טכניון מכון טכנולוגי לישראל
הטכניון מכון טכנולוגי לישראל - בית הספר ללימודי מוסמכים  
Ph.D Thesis
Ph.D StudentLevy Hanna
SubjectThe Role of Nitric Oxide in Information Proccessing in the
Distal Retina of the Turtle
DepartmentDepartment of Medicine
Supervisor Professor Emeritus Ido Perlman


Abstract

    Nitric oxide (NO) has been identified to play an important role in inter cellular communication in different tissues. In the retina, numerous cells were found to contain Nitric Oxide Synthase (NOS), the enzyme that synthesizes NO from L-arginine, and its activity was shown to depend upon the state of adaptation.

In this study, we examined the modulatory effect of NO on visual information processing in the distal retina of the turtle. Since NO has been suggested to act as a light-adapting signal, the main interest was given to its effects upon the retina under different adaptation conditions.

In order to achieve these goals the photoresponses of cones and horizontal cells were recorded intracellulary. The electroretinogram (ERG) was recorded to assess the function of ON-center bipolar cells. Light stimuli, of different intensities, were applied in the dark-adapted state and during background illumination of different intensities. In order to identify the contribution of NO to the distal retina, solutions containing the substrate or an inhibitor to NO synthesis or an NO donor were used.

Increase in the retinal concentration of NO caused augmentation of light responsiveness of cones, horizontal cells and ON-center bipolar cells. Inhibition of NO synthesis reduced light responsiveness of cones and ON-center bipolar cells while horizontal cells exhibited a dose depended effect. The reduction in the photoresponses caused by NO inhibitor indicates that NO is released endogenously in the retina.  Experiments that were performed during background illumination showed that increase in NO concentration in the retina produced an augmentation of the photoresponses - though to a smaller degree then the effect that was observed in dark-adapted state. Reducing the retinal concentration of NO by adding an inhibitor to NO synthesis exerted a strong effect also in light-adapted conditions.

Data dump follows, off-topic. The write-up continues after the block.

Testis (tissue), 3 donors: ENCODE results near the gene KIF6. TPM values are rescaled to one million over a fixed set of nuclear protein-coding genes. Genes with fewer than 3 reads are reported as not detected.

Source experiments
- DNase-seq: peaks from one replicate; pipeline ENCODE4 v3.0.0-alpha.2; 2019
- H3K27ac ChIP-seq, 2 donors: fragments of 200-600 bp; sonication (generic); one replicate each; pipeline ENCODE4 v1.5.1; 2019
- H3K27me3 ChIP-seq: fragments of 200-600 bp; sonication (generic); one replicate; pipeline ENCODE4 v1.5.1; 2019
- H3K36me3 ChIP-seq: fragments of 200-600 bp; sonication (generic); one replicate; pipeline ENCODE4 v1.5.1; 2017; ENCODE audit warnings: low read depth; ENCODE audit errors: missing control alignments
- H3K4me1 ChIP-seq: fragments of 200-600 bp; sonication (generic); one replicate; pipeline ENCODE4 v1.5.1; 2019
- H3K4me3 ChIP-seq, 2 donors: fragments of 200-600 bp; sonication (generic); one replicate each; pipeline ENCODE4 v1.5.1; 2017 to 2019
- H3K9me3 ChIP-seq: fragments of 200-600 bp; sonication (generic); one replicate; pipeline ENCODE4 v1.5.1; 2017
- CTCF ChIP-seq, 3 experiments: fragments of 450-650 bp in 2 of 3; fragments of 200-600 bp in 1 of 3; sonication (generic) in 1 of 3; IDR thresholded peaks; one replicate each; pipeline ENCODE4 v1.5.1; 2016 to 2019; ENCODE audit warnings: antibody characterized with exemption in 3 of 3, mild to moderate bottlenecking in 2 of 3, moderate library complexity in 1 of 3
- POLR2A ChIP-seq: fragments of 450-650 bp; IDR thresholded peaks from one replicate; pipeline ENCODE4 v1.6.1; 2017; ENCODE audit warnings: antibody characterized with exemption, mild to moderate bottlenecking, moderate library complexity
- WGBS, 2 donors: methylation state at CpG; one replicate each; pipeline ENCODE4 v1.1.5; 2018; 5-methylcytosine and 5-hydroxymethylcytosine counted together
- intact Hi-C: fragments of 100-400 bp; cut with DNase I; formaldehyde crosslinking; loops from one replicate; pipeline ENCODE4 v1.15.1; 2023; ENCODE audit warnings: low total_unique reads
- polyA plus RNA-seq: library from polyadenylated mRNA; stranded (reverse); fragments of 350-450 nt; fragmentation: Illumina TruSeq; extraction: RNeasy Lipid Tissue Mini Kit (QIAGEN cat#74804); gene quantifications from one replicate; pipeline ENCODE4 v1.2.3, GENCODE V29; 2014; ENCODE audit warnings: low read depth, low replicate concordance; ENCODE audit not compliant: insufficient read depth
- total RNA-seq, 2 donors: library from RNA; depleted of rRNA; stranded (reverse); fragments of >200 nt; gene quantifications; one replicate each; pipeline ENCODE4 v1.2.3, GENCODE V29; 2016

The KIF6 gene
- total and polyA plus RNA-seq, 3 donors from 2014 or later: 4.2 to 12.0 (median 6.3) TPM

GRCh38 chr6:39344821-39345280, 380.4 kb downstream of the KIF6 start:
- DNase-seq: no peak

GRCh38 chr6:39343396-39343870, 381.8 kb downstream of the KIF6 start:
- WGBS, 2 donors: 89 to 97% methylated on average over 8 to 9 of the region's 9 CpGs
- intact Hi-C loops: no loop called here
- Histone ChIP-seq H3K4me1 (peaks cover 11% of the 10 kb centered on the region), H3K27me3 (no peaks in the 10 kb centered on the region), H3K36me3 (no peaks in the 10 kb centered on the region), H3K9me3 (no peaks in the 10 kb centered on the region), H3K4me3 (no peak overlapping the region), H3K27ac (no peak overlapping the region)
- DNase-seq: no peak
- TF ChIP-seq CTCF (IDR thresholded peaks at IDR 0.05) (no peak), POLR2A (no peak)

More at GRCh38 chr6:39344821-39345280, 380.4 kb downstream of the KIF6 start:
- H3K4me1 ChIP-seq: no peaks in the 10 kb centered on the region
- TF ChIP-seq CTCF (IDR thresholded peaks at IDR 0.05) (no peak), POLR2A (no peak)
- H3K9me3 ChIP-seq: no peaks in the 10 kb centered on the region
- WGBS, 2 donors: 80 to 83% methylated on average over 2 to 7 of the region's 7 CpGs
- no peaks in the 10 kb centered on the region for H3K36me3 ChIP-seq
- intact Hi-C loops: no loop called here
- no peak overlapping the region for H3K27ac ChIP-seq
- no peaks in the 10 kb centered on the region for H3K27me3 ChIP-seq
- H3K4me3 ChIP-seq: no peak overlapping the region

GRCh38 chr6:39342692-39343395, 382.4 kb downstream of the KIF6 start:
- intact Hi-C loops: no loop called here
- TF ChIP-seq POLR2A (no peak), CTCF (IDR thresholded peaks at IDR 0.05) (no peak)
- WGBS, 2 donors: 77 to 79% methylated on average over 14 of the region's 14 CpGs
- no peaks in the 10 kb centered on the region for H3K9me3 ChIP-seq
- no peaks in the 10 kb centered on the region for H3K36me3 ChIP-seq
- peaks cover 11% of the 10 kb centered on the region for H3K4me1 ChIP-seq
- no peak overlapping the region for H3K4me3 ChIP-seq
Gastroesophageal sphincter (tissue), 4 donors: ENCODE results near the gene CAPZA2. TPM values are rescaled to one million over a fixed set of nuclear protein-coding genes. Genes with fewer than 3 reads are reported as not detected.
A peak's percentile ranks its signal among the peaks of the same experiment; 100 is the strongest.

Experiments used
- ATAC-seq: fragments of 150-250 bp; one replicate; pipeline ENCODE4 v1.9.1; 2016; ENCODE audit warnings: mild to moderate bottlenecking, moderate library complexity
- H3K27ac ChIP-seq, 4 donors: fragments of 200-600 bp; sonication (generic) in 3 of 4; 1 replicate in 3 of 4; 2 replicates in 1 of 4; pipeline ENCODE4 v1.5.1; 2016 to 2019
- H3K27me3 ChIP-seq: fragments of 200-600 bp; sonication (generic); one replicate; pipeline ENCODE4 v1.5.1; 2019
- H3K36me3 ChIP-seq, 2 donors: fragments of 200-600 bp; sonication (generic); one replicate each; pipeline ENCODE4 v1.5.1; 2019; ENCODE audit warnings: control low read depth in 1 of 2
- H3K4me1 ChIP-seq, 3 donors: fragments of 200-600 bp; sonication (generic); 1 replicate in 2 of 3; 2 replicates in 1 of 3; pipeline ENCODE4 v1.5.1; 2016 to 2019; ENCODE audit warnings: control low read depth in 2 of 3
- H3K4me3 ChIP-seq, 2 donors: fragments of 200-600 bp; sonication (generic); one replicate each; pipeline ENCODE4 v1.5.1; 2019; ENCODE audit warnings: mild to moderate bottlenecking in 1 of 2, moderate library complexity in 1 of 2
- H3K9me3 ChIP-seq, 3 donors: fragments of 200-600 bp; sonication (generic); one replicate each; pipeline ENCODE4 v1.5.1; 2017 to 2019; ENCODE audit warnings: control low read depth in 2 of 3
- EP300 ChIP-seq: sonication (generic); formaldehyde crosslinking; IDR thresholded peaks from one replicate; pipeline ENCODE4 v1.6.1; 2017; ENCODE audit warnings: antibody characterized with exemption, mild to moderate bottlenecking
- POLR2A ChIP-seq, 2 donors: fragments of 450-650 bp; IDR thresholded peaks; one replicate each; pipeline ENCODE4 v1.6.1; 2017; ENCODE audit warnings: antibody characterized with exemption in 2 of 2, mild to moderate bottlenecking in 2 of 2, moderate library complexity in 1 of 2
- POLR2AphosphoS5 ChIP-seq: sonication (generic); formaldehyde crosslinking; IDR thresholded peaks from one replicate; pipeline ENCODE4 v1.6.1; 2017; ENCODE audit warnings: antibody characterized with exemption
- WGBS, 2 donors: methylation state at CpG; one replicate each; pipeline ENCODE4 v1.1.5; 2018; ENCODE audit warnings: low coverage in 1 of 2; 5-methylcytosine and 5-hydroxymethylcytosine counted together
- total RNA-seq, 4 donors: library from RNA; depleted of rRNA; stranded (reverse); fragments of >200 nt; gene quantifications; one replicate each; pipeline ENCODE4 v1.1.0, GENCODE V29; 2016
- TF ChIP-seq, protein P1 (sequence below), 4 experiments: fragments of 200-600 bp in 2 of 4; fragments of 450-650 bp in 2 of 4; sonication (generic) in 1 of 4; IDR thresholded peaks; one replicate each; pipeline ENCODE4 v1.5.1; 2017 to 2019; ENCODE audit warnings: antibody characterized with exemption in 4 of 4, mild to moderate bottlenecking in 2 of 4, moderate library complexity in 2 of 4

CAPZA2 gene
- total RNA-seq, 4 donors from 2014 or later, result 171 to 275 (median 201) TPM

Our findings are consistent with the hypothesis that the NO system is involved in information processing in the distal retina of the turtle and that NO acts as a light-adapting signal. The rate of endogenous synthesis of NO depends directly upon the intensity of background illumination. NO seems to act upon guanylate cyclase in the cone outer segments but also in more proximal sites like transmitter release from the cone terminals and the interactions between the cone neurotransmitter and its receptors on the horizontal cell membrane.